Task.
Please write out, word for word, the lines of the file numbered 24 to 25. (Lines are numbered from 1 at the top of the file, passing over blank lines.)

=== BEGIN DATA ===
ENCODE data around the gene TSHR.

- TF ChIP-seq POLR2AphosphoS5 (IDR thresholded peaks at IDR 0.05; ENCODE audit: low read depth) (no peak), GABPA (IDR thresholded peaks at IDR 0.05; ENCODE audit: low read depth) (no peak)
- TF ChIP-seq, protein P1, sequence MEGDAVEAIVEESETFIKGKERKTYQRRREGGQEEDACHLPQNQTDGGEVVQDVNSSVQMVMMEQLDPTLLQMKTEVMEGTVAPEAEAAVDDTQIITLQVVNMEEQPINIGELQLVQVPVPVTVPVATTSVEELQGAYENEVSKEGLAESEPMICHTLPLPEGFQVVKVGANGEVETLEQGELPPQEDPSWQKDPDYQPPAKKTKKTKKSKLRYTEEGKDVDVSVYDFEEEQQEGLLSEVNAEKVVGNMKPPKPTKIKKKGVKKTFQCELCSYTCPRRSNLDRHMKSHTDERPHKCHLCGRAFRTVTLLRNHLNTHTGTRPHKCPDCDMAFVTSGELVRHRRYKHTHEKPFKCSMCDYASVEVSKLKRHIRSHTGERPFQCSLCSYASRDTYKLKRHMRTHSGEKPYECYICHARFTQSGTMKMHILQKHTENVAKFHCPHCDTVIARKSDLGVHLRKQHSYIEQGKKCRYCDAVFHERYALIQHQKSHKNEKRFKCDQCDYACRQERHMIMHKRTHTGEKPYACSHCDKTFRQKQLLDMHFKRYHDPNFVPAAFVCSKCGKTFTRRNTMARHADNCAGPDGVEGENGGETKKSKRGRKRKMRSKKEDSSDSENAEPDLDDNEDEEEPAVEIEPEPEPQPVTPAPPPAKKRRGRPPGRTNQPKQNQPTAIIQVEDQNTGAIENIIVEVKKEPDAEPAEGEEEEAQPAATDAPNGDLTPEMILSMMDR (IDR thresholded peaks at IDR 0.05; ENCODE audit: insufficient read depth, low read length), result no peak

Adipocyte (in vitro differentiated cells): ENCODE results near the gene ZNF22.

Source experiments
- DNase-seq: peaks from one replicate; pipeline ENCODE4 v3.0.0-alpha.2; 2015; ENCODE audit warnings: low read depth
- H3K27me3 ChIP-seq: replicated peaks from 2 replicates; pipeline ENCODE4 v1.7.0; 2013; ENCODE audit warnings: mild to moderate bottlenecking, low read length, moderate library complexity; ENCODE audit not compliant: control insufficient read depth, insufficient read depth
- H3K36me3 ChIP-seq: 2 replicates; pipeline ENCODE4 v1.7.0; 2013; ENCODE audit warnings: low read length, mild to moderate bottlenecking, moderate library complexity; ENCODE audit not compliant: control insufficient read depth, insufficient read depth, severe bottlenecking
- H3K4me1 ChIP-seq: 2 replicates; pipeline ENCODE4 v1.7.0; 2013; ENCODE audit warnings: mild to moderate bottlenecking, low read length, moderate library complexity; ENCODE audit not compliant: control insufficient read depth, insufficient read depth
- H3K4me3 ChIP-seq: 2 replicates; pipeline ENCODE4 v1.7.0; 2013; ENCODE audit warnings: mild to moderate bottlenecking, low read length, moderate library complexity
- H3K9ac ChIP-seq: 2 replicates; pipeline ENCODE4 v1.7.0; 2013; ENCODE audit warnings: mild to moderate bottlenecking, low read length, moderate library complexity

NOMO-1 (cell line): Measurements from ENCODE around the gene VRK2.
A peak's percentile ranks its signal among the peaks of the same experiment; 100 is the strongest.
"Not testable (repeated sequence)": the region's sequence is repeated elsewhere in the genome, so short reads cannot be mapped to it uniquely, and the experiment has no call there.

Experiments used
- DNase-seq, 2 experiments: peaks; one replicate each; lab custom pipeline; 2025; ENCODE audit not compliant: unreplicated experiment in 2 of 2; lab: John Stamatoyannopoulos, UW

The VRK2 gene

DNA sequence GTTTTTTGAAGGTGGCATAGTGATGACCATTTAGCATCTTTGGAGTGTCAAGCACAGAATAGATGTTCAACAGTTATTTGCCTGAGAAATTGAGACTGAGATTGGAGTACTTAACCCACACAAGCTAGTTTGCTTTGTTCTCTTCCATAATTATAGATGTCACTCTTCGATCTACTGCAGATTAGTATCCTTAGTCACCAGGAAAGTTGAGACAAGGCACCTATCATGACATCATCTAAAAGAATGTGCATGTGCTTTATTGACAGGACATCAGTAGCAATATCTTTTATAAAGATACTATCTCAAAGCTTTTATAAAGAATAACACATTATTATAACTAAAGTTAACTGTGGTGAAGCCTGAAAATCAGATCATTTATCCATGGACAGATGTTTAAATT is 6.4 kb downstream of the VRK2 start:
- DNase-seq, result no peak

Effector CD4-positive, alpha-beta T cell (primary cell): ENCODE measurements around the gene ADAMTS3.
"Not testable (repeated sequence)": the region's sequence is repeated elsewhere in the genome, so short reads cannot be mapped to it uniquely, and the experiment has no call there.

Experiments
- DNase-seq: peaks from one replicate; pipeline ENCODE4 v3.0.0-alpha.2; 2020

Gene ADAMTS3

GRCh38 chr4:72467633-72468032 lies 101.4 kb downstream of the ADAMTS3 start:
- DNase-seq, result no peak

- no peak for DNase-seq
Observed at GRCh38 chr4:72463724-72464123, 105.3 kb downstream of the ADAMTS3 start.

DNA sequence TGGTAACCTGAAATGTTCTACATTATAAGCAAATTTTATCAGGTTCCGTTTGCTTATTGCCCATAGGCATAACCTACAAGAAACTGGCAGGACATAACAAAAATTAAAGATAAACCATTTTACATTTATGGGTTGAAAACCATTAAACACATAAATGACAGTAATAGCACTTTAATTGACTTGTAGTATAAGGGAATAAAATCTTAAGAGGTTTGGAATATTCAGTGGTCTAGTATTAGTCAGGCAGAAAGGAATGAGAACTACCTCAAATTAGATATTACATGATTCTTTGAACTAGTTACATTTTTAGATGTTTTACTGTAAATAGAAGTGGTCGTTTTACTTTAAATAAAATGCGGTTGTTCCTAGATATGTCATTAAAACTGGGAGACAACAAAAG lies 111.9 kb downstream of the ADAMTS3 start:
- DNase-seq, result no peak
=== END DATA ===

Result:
Gene ADAMTS3

GRCh38 chr4:72467633-72468032 lies 101.4 kb downstream of the ADAMTS3 start: